1974 VW Beetle: Unloved Bug


While the older Beetles with oval windows and semaphores may be more desirable, finding a clean late model example is getting harder to do. This 1974 Beetle here on eBay has only 3,370 original miles and is in showroom-like condition. According to the seller, the car never found favor with its original owners who bought it to tow behind their motorhome, disliking the stick-shift transmission they bought it with. Their granddaughter also passed on the car after finding out it didn’t have a radio (and the manual transmission wasn’t her taste, either). Finally, it’s up for grabs with barely any use on it besides being driven around the campgrounds that the R/V was parked at. I’ve always found the choice in vehicles that are towed behind those homes-on-wheels to be interesting; surely, this survivor Bug deserves a better fate. Thanks to Barn Finds reader Jim S for the find.


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  1. JamestownMike

    Is this the STANDARD beetle?………not the SUPER BEETLE (with sucky suspension and limited value). The windshield looks flat like the “standard” beetle but thought they stopped making it by 1974 in the US??

    • NLCTVWguy

      It is a Standard. Torsion bar front, flat windshield. Should be the same as all US model beetles and Super Beetles mechanically. 1600, the last year of carburetors. I drove a gold one with the black trim package like this for years. It looks like a Sun Bug but without the sunroof. That’s good, the sunroofs frequently leaked. Shame there are no engine pictures on the ad.

  2. jayn_j

    Actually, I believe this is the limited edition Love Bug they sold in 1974. Standard beetle with blacked out trim.

    • Sam

      I worked for a VW dealership back in 74 and 75. These were “stripper” models, which we referred to as “plain janes” at our shop. They were standard Beetles with no options, and even had the cheap wheels with no hubcaps. They may have been called “love bugs” back then, I just don’t recall for sure. You can easily tell the 74 from the 73, because the 74 had those shock absorbing bumper mounts, where the 73 had the old style brackets. The 75 (the last year for US sales, I believe) had a catalytic converter and only one exhaust pipe as opposed to the twin resonator pipes of earlier models.

      • NLCTVWguy

        The standard Beetle was sold until 1977. Major decreases in sales numbers from 1973 onward (declining from 1 million cars per year, in 73). The new models took away a lot of sales – Rabbit, Dasher, then Scirocco.

        The Super Beetle hardtop ran until ’75. The last year was called a “La Grande Bug”.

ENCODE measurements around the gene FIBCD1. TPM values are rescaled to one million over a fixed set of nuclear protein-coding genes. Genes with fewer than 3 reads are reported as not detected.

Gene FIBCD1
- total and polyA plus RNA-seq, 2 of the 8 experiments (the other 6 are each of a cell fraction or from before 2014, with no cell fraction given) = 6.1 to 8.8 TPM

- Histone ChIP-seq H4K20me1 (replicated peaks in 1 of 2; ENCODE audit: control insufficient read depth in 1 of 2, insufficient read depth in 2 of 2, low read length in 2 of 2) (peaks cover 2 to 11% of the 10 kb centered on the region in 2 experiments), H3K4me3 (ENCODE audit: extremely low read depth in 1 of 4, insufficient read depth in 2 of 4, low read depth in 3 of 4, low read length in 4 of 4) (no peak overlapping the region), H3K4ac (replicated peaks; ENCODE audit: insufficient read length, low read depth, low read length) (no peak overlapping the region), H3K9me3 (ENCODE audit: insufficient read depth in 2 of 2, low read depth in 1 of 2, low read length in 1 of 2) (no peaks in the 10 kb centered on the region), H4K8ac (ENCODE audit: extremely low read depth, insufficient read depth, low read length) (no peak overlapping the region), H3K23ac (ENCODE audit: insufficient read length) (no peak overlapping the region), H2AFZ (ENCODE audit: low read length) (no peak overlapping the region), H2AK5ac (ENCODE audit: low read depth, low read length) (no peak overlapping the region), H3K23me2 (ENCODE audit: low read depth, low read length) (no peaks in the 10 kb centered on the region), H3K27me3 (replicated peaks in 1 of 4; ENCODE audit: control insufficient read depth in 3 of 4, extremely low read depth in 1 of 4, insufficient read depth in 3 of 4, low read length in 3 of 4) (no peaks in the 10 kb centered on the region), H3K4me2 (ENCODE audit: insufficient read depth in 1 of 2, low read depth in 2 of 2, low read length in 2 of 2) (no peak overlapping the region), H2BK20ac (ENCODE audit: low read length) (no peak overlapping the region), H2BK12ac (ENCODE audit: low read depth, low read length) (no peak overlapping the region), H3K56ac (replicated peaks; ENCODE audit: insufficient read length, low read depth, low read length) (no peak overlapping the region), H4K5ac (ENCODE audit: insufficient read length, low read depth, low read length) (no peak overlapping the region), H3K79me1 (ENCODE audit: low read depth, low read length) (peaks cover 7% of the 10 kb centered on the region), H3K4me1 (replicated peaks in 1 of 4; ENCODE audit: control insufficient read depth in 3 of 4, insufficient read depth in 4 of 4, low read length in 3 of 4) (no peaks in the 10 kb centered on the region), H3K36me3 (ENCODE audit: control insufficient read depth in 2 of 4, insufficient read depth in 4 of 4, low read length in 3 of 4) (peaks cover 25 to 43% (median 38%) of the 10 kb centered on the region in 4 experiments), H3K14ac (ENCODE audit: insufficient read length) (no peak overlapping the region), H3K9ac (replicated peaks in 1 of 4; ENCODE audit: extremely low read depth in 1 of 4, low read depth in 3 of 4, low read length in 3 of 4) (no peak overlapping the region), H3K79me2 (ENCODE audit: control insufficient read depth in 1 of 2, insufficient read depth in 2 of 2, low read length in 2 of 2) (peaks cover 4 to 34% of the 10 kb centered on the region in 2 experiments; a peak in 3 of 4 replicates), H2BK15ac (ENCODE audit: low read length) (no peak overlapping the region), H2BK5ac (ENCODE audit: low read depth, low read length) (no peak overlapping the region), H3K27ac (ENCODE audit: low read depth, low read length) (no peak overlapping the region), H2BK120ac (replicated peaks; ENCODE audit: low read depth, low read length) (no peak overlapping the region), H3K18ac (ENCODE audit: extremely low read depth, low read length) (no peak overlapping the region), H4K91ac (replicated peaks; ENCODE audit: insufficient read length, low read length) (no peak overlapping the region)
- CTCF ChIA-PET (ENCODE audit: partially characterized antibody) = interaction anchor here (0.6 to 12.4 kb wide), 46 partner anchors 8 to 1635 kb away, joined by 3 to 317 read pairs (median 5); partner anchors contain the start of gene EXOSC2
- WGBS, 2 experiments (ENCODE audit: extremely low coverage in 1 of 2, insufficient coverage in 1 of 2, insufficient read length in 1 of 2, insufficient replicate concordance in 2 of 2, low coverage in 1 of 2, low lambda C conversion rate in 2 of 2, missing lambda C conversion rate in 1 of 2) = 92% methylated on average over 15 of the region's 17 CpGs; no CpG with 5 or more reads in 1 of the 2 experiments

The Beetle Convertible, which was a Super Beetle from ’71 on, ran until January 1980- the last month they could get away with the older emissions control standards. Quite a lot were sold in ’79 when it became known that it was the final year it would be available in the US. But you know how unhappy they had become with fuel injection by then.

  3. RayT Member

    I think — but am not sure — you could get a standard Beetle in the U.S. in ’74. If not, there were Mexican Beetles; a friend brought one in for his son.

    Would not be difficult to get a proper radio for it, and it would certainly need the brakes gone through by now, as years, if not miles, will have had their way with the rubber bits. I’d want to know how much regular service it had before getting as excited as I’d like to.

    There are plenty of Beetle fans out there, and my guess is that the price has not yet stopped climbing!

  4. rdc

    Interesting car. Black trim around headlights? What engine was there in the car in 74. Bet emission controls strangled it.

    Incidently I had a 74 VW Dasher automatic. In retrospect, it was the worst car i ever bought new.

  5. RichC

    Something’s not adding up right. His VIN number is all numbers, no letters, so that’s no help.
    Is this a Mexican Beetle? Look at the bumper height, blackout trim, and the front turn signals.

    • NLCTVWguy

      That VIN is complete and correct for any car of this vintage. They didn’t adopt the 17 digit VIN til 1980. It’s a completely normal German built Beetle with the black chrome trim and Sport Bug 4-spoke steel wheels. Bumper height is normal for 1974-77 crash bumper cars. No Mexican models were made with shock-absorbing crash bumpers.

  6. MH